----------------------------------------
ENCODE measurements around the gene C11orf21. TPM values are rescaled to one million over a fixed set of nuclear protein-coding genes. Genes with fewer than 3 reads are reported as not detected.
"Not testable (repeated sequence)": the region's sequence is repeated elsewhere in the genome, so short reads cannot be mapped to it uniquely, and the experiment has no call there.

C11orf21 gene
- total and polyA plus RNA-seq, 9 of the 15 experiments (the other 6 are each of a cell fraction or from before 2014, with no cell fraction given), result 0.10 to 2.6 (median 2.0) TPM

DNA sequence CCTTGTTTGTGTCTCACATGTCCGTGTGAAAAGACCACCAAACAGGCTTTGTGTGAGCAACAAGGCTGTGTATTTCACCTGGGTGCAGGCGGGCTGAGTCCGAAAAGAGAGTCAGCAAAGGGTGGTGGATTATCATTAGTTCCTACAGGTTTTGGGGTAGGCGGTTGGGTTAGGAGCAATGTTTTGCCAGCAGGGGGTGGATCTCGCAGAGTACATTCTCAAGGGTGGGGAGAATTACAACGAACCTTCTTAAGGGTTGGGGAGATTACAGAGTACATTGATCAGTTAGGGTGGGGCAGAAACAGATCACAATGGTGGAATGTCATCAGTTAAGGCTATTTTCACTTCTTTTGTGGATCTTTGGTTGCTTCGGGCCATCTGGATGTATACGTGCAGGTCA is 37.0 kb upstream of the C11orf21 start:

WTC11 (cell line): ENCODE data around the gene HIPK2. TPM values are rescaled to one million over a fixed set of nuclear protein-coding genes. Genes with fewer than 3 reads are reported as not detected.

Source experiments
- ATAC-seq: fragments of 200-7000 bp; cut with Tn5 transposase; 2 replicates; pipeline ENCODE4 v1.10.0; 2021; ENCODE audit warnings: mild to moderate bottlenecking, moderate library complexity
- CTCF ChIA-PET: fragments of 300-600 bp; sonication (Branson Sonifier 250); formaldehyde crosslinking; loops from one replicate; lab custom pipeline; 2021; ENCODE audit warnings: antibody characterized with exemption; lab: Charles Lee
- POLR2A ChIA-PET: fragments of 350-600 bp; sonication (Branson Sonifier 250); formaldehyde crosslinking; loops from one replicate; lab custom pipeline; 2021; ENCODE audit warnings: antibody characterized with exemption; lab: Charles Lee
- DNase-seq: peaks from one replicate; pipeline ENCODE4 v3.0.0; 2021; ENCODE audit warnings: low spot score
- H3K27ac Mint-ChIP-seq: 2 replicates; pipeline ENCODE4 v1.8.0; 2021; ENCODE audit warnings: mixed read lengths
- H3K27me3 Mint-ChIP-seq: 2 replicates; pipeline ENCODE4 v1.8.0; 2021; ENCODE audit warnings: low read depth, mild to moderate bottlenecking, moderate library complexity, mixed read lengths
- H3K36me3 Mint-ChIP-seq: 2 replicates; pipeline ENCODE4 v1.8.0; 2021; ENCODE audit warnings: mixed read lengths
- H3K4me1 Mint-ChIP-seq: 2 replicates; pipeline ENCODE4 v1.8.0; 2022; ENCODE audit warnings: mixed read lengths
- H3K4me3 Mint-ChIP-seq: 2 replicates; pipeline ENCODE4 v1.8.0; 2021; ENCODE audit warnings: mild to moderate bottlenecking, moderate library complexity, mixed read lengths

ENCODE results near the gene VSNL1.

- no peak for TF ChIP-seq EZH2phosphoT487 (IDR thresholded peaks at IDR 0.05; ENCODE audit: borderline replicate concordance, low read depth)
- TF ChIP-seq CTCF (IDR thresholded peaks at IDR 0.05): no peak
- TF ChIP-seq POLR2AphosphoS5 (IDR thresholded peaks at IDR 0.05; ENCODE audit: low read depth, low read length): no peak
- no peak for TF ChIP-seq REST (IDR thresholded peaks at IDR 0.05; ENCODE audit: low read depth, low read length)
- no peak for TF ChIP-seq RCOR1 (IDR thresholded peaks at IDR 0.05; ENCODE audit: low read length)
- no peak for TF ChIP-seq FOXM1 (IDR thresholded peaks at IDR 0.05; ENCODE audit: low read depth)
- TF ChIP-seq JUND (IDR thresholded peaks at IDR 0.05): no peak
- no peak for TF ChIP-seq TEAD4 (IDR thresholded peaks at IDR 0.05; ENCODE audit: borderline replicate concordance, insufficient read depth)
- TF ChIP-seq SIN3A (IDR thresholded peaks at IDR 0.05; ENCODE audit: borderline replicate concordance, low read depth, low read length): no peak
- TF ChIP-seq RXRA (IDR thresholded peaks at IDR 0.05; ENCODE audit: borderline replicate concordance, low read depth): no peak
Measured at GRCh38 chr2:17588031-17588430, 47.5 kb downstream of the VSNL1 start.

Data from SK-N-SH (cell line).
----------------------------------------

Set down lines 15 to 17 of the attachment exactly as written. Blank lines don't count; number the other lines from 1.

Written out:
- H3K4me1 Mint-ChIP-seq: 2 replicates; pipeline ENCODE4 v1.8.0; 2022; ENCODE audit warnings: mixed read lengths
- H3K4me3 Mint-ChIP-seq: 2 replicates; pipeline ENCODE4 v1.8.0; 2021; ENCODE audit warnings: mild to moderate bottlenecking, moderate library complexity, mixed read lengths

ENCODE results near the gene VSNL1.